Professor Windows - July 2005

Proactive Monitoring

Professor Windows

Written By:
Shira Kimchi
Technology Specialist, Microsoft Israel
Professor Windows

Reviewed By:
Baelson Duque, Program Manager, Microsoft Corporation
Bill Weis, Lead Architect, Microsoft Consulting Services
Graeme Bennett, Editor, Microsoft Corporation


Proactive monitoring is a term you get to hear more and more from system administrators. These days it's not enough to know how to troubleshoot problems when they occur. System administrators who know how to closely monitor servers and services when they are working fine are those who are able to prevent problems before they happen.

This article provides an overview of the Microsoft products and technologies you can use to help proactively monitor your IT environment.

What Should We Monitor?

In most IT environments, there are both servers and desktops. For the most part, servers are monitored more closely than desktops due to the services they offer and the number of clients that they serve. The business impact of a server outage is greater than a client outage.

The server components we are concerned with comprise of three layers: Applications, Operating System (OS), and Hardware. All three layers work together to provide various services and each should be closely monitored.

Since the operating system is used as the mediator between the software and hardware layers, monitoring the operating system can give us the information about itself, the hardware attached to it (physically or logically) and the applications which are installed on the operating system.

So how do we know what is normal behavior and what deviates from normal behavior? It's imperative for us to define a baseline. A baseline defines normal and abnormal behavior of our servers. It can be established by performing a simple monitoring of our servers over a period of time. In the next section of this article, we take a look at a number of monitoring technologies that we can use.

Perfmon Revisited

So you think you know System Monitor (or Perfmon), huh?

Included in the Administrative Tools group of Windows Servers and Desktops since the Windows NT days, Perfmon is one of those "quick and dirty" hands-on monitoring tools you tend to pass by when you work with Windows. However, Perfmon can help us with our proactive monitoring.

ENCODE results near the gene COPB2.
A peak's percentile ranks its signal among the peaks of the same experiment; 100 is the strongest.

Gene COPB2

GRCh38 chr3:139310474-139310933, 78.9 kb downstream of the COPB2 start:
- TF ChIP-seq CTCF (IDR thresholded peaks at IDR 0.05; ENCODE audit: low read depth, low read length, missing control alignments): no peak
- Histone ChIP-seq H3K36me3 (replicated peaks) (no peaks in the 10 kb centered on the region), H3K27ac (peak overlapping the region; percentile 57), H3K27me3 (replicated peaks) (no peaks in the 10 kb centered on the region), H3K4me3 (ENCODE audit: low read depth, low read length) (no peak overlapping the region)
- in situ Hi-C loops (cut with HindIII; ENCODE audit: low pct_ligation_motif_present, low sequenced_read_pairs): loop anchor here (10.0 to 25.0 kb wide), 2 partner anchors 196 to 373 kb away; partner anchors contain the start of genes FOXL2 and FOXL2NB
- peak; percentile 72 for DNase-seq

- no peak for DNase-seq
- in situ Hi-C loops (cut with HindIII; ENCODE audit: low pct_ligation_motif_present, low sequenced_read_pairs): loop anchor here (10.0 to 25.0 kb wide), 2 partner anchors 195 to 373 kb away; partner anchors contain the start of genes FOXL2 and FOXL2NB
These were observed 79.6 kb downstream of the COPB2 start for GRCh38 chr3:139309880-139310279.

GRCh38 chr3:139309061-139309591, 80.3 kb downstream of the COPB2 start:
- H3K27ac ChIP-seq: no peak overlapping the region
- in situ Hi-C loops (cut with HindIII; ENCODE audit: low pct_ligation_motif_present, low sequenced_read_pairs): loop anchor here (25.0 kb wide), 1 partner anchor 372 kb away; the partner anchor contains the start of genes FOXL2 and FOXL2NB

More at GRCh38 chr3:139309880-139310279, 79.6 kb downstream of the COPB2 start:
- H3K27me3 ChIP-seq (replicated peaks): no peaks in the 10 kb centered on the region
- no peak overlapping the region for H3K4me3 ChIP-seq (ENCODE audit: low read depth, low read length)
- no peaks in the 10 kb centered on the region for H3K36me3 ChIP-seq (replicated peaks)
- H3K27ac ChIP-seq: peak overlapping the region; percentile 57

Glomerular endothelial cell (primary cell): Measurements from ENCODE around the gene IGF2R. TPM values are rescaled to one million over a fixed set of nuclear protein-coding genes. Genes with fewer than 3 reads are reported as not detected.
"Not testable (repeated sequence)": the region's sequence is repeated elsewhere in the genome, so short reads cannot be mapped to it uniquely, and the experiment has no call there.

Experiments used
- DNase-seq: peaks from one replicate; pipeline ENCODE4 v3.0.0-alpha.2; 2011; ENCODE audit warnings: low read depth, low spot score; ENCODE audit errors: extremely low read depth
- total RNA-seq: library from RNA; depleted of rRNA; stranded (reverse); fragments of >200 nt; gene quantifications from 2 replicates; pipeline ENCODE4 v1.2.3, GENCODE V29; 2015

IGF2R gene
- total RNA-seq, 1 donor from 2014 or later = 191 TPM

Perfmon monitors system counters of all types and can be used to identify bottlenecks and to get statistics about both our OS and hardware.

For example, a user in the organization complains to the IT team that his computer is working slower than usual. The system admin checks his computer, sees that the disk is working very hard, opens Perfmon and adds the physical hard disk counters and the paging file counters. The paging file counter shows excessive paging that led to the performance problem. Changing the paging file values could help, could other solutions.

Beyond providing us with useful information that can be viewed in graphs, reports and histograms, we can configure Perfmon to act when the counters hit thresholds that we define, such as sending alerts over the network, running scripts and more. A useful explanation button helps us understand each counter and what it monitors.

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Figure 1: System Monitor (Perfmon)

Using Perfmon is quite straightforward. You simply choose the object you want to monitor such as processor, RAM, or hard disk, then choose the counter you want to monitor, such as average queue length when monitoring the physical disk object. We can also choose the instance we want to monitor, such as a specific processor, when dealing with a multi-CPU server.

TIP: Perfmon also works as an ActiveX control, so you can use it from within a browser. Instead of launching the MMC every time you need to look at Perfmon, simply load Perfmon and configure the desired counters, right-click on the graph and choose to 'Save As' a Web page, and you're done. You can send this Web page to users in your organization - this is especially useful for supporting remote users.

Network Monitor

Cannot connect to a network? Another handy tool tool that is available in the operating system is Network Monitor (or Netmon). It is used to monitor network traffic; it enables an administrator to record and analyze the data packets that travel across your network. You'll find it essential for troubleshooting communications problems with network adapters or switches, or monitoring various activities on the network.